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in the beginning
the chickens have no cause to fear us
we are all of us far too young to worry

my sister works well
at the daily chore of keeping everyone alive

while I run circles around the ankles of girls
who’ve bled like her
who sit and peel potatoes

turning wood into fire
time making bellows of their lungs

in the way of the elders
they dunk whole chickens in vats of boiling water
pluck their feathers by hand

I could never bring myself to watch
to hold the bird by its neck
to use its weight against its will to live

Naomi could swing and sing
the same tune
she used to

send us off to sleep
the iron shelter of time yet on my side



he must’ve thought      what a sight
the first to see us
fishing net in hand his sailor’s eyes       crow’s feet       pulling
at his furrowed brow
I suppose the sun was before
behind us       and he was on his way home
heading out to sea

who knows what wakes him now             each day before morning
having seen what he saw

I’m sure of it
or would be if I were still here

a boat full of bodies
           must change the shape of a horizon so



I’ve not been honest with what I know
Not told the barber I know how to do my own hair
I’ve shied the ball an inch shy to keep a friend

I’ve not been honest with many of my days
Not peeled the apple or taken care with its core
Why should I make an enemy of nights spent all alone

Staring at another door
I lost my daughter at the shopping mall
Dropped the birthday cake I know I should’ve baked

I come before the basket of morning
Full with the promise of a bleached floor
I run the mile knowing where I lost before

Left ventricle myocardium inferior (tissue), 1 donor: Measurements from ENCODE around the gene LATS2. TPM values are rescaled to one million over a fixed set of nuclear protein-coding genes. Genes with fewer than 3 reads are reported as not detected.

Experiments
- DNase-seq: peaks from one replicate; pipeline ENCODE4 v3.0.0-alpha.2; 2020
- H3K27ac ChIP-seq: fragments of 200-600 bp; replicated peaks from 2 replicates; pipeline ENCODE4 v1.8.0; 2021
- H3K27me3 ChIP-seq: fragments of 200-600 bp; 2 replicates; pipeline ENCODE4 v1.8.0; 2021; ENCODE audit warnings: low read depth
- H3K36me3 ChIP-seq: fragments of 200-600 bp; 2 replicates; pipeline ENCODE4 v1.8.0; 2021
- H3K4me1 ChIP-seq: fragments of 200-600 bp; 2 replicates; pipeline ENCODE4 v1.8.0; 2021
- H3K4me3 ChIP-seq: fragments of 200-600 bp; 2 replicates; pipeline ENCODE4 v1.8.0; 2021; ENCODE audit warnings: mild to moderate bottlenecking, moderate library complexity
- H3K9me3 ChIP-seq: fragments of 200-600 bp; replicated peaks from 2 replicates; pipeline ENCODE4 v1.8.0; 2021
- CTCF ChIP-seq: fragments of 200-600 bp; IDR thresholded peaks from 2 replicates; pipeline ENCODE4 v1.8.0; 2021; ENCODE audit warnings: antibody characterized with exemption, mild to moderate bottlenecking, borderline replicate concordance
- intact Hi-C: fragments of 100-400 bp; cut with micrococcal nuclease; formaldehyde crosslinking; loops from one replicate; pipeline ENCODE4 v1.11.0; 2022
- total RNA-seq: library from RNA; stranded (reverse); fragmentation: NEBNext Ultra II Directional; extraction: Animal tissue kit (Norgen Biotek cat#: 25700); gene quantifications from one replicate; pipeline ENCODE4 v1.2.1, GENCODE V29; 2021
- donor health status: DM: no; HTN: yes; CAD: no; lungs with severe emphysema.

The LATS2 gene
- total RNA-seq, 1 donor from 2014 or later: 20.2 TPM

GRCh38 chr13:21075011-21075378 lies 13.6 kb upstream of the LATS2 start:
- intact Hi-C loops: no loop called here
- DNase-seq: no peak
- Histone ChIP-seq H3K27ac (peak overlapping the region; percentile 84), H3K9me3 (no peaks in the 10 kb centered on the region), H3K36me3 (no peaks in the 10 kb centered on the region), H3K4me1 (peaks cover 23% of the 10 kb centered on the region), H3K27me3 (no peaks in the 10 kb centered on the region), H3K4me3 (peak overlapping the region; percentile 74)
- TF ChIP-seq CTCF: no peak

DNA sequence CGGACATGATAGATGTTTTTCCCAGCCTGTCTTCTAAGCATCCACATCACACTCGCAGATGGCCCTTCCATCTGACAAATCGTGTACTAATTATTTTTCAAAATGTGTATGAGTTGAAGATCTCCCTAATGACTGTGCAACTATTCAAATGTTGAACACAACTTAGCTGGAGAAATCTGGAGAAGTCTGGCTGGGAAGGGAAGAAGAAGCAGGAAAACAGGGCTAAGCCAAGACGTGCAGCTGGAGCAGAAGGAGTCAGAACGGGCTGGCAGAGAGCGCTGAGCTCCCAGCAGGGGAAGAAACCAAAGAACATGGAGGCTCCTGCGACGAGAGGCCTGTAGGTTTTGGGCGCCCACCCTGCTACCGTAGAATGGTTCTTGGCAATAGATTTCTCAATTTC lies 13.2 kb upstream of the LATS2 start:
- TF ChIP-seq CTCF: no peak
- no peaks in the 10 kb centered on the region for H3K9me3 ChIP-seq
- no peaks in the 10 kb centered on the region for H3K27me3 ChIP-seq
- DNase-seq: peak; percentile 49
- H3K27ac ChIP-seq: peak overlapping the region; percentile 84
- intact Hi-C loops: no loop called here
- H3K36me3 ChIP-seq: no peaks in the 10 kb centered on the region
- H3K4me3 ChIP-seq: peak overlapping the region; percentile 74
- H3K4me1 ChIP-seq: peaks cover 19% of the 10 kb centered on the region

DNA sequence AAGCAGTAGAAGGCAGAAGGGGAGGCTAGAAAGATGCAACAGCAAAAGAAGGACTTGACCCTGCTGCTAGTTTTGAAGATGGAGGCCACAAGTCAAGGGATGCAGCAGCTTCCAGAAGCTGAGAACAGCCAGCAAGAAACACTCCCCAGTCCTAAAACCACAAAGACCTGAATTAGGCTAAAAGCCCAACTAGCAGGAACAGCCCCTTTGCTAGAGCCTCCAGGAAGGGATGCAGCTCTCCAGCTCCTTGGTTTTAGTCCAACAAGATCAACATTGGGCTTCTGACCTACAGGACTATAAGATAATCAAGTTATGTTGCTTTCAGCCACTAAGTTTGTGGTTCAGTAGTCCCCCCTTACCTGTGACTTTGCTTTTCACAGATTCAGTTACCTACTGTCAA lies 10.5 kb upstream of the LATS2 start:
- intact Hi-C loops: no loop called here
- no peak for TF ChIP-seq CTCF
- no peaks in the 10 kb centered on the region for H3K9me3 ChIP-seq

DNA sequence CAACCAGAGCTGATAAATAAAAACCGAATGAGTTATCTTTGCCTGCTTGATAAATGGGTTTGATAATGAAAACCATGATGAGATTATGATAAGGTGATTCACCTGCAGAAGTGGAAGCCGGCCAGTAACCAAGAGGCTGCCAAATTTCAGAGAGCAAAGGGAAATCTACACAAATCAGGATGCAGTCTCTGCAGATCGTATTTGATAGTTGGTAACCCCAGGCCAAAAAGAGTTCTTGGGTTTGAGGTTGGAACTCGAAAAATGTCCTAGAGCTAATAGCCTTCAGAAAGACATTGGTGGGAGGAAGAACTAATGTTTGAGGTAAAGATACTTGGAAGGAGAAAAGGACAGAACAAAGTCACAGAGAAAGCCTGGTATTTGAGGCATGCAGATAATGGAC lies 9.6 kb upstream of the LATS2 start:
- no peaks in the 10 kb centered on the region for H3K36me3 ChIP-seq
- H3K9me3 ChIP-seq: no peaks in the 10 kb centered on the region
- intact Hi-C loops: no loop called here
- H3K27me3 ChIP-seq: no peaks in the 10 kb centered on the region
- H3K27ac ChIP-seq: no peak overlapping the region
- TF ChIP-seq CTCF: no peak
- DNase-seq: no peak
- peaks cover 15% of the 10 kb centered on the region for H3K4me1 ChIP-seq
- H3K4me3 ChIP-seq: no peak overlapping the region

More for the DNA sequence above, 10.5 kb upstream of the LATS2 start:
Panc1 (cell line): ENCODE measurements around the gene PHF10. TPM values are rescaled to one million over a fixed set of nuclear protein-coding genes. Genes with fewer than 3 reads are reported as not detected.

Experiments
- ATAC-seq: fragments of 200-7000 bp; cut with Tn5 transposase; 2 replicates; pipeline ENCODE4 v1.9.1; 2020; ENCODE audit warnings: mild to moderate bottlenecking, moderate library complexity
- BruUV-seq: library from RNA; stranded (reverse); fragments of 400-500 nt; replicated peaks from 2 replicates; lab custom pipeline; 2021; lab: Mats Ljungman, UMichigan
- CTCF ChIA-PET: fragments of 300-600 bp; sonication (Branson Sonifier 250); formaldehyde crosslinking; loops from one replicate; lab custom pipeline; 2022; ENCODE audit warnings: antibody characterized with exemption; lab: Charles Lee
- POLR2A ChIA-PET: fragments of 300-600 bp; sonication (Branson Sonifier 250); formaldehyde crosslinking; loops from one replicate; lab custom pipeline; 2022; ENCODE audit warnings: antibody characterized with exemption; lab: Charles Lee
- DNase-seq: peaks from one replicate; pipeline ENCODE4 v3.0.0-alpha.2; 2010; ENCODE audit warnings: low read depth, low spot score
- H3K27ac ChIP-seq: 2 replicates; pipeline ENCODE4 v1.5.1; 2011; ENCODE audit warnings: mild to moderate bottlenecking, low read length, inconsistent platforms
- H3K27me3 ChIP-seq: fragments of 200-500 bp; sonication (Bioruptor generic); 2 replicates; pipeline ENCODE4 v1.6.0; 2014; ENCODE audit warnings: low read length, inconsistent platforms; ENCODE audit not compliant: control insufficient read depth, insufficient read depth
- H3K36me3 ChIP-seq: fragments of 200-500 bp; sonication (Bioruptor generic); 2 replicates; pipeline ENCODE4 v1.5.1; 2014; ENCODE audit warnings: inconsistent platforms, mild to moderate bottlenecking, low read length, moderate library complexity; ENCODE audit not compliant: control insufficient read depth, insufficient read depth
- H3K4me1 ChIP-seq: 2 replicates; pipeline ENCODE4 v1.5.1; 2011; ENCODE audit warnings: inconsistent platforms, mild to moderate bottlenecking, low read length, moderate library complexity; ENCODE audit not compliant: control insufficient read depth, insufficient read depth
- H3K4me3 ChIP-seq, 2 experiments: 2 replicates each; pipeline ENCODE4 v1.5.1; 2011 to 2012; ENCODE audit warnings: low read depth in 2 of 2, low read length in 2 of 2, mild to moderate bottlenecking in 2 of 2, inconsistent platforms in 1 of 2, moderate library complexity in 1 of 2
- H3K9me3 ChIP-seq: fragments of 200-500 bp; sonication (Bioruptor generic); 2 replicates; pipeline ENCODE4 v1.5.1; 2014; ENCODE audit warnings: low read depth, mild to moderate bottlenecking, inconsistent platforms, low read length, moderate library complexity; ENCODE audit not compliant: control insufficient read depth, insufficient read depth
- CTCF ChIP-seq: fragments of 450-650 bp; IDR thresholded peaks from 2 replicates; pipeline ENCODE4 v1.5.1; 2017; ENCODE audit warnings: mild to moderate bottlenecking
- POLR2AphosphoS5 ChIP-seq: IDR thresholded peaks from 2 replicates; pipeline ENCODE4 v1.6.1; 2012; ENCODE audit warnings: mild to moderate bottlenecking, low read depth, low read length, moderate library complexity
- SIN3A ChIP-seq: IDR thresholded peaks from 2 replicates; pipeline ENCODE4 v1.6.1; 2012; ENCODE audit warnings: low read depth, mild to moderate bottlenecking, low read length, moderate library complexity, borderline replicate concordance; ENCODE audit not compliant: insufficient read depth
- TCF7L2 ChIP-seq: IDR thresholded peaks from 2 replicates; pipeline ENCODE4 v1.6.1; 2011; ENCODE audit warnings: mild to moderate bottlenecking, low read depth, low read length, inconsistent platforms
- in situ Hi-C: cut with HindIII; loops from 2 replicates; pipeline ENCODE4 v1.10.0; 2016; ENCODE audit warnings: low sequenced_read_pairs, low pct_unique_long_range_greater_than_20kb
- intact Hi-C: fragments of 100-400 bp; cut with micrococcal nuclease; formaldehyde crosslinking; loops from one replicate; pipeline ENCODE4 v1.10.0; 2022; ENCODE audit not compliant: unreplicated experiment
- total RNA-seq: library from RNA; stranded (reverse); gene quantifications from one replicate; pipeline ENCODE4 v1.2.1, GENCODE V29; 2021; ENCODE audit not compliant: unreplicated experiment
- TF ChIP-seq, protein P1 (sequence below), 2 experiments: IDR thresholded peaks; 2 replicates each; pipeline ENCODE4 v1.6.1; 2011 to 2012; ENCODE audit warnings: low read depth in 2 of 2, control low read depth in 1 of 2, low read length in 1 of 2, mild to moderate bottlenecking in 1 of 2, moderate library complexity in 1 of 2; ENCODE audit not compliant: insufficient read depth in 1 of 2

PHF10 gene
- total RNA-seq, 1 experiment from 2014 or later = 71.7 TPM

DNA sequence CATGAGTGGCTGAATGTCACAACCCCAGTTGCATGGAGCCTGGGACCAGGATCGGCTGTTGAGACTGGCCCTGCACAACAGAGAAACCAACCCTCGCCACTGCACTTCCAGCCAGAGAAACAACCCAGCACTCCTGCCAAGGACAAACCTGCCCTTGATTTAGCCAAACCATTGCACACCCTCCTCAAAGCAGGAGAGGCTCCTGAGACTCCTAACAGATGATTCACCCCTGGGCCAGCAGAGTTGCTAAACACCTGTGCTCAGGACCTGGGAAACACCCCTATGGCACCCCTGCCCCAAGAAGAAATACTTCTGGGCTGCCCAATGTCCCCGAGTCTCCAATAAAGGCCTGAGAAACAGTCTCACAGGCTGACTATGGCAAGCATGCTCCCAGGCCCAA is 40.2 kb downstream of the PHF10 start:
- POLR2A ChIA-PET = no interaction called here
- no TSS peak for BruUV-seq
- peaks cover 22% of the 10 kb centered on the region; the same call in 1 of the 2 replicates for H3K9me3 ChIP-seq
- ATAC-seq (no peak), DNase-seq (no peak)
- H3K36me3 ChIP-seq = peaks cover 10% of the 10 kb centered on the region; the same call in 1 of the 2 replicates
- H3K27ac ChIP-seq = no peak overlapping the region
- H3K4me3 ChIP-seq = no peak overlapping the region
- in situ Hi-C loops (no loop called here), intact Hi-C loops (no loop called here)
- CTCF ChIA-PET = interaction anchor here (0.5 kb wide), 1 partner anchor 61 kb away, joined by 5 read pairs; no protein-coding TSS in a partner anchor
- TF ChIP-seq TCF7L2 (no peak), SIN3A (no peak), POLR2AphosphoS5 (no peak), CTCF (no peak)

More and more I say things I do not mean
I stay up late tacking together stories of where I’ve been
With telling and wine and the ghost at my door


Melting Pot

after Hannah Lowe’s “Three Treasures”

Botswana in the mouth’s constant trill
the breadmaker’s black fist
dough in her pot of boiling oil

England in the teacher’s swish
a hard slap on the back of a boy
who speaks his own tongue too often

Botswana in the sand
the scent of over-ripe morula
small hands black with mulberry juice

England with her tea at four
sun beating a staccato between
skull and nose

Botswana in the news
natives pointing at the sandy lioness
and its familiar mane

England in the statute
she doesn’t even use anymore
the judge’s woolen wig falling over his eyes

Botswana in the three-legged pot
the headscarfed woman emptying her lungs
into an open fire

England on the TV
the muffin-eating man who says telly
the u in colour

Botswana dining with the kitchen sink
roasted cow hoof and lungs in the stew
cut-up intestine in day-old tripe

England at the job interview asking
can you speak



TJ Dema is a poet and arts administrator from Botswana. She published a chapbook Mandible in 2014 with Slapering Hol under the auspices of the African Poetry Book Fund. Her writing has appeared in publications including Cordite, The Ofi Press, Elsewhere Lit, Read Women Anthology and Sampsonia Way. At present, she is a Creative Writing MA scholarship recipient with Lancaster University, UK.